True, effective writing cuts deep and resonates long after the page has left the reader’s hand. This is honest writing, often embarrassing, that has nothing to do with subjects, predicates, well structured sentences, and dangling participles.

It has everything to do with raw communication, sensation eclipsing your words, making them invisible. It’s about word painting images in your reader’s mind until they’re carried away, breathless, on a stream of emotion to a place they want to linger.

It’s pricking your reader’s soft spot until they awaken long enough to really hear your message.

How do you do this?

For starters, you can dump the mindless activities. Get engaged in life, watching, living… awake.

The great John Carlton (he’s a famous copywriter, look him up) says something to the effect that most humans walk around in a self inflicted haze, blindly gimping from one activity to the next. We live a life of patterns, one after another, rarely deviating from our routine.

Don’t believe me? Try dressing differently tomorrow. Put the other shoe on first. Wear something totally different from the norm. Apply your makeup before you brush your teeth. You’ll quickly discover what a creature of habit you are.

Well, these patterns combine to create a life-long trance where we’re told in a million subtle and not so subtle ways how to dress, what to eat, what to think, and how to act. Deviate from this mass-controlled trance and you’ll experience freedom unlike anything you’ve ever experienced . By the way, you’ll also likely experience the phenomenon of social stigma.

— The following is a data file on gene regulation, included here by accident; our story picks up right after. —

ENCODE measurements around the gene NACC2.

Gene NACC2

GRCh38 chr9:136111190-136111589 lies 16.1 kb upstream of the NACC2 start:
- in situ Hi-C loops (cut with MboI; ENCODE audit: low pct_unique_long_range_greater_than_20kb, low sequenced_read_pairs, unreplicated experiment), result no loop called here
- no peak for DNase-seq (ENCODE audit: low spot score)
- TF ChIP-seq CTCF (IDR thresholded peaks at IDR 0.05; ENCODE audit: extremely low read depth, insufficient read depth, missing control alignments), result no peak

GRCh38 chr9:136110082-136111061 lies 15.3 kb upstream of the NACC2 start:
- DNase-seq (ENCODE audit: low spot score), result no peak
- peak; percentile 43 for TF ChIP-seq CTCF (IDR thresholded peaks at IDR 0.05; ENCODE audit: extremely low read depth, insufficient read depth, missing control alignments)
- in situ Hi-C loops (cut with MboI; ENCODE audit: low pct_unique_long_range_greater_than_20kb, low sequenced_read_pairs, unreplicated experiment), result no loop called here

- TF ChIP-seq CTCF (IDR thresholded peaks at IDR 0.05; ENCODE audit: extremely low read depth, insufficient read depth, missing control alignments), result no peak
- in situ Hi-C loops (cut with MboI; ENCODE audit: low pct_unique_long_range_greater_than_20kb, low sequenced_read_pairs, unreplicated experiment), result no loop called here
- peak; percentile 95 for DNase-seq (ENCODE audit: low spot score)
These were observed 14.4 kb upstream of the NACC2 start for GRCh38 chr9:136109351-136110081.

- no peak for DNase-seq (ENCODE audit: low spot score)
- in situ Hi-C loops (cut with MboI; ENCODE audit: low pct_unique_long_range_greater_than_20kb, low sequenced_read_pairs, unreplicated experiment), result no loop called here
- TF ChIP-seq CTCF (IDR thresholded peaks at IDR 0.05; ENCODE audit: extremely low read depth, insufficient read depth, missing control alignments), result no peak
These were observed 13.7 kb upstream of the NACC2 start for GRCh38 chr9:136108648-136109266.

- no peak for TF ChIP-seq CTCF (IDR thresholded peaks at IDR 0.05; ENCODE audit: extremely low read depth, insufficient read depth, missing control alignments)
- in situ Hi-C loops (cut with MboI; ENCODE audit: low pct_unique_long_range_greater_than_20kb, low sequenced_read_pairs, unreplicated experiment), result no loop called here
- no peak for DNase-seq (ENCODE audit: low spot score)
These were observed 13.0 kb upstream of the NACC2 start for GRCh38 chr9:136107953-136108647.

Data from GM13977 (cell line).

Another wise person said it best when he said, “People laugh at sheep, at how compliant they are. But humans have out sheeped the sheep. When a sheep gets out of line, the shepherd gets them back in place. When a human falls “out of line,” his fellow humans will ostracize him, mock him, shun him, make his life miserable until he steps back into the social norm.”

Most writers write because it’s a compulsion, not a choice. There’s a message to be released and if you don’t do it, you’ll live a miserable existence.

Finally releasing that message often entails this “waking up” process I just mentioned. Pursuing a dream is most definitely something that can shake up a few social norms and the dreamer often experiences tremendous social stigma when they’re foolish enough to do something so crazy.

But like it or not, we’re the scribes of the day. It’s our job to document what we see, experience, and feel in an honest fashion.

We’re the supposed thinkers of our age. May our writings prompt others to break out of their patterns just long enough engage in a few cerebral gymnastics as well.

Words contain power. May each of us use that power in a responsible fashion.

Writing isn’t for the faint of heart, but the rewards for a message accurately transmitted are phenomenal. I urge you to truly wake up and give it a whirl. The results will surprise you.